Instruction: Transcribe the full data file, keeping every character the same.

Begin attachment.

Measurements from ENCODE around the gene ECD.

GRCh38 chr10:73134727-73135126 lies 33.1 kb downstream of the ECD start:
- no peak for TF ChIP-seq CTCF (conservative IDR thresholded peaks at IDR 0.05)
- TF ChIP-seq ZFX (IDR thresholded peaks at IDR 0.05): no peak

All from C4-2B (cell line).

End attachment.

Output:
Measurements from ENCODE around the gene ECD.

GRCh38 chr10:73134727-73135126 lies 33.1 kb downstream of the ECD start:
- no peak for TF ChIP-seq CTCF (conservative IDR thresholded peaks at IDR 0.05)
- TF ChIP-seq ZFX (IDR thresholded peaks at IDR 0.05): no peak

All from C4-2B (cell line).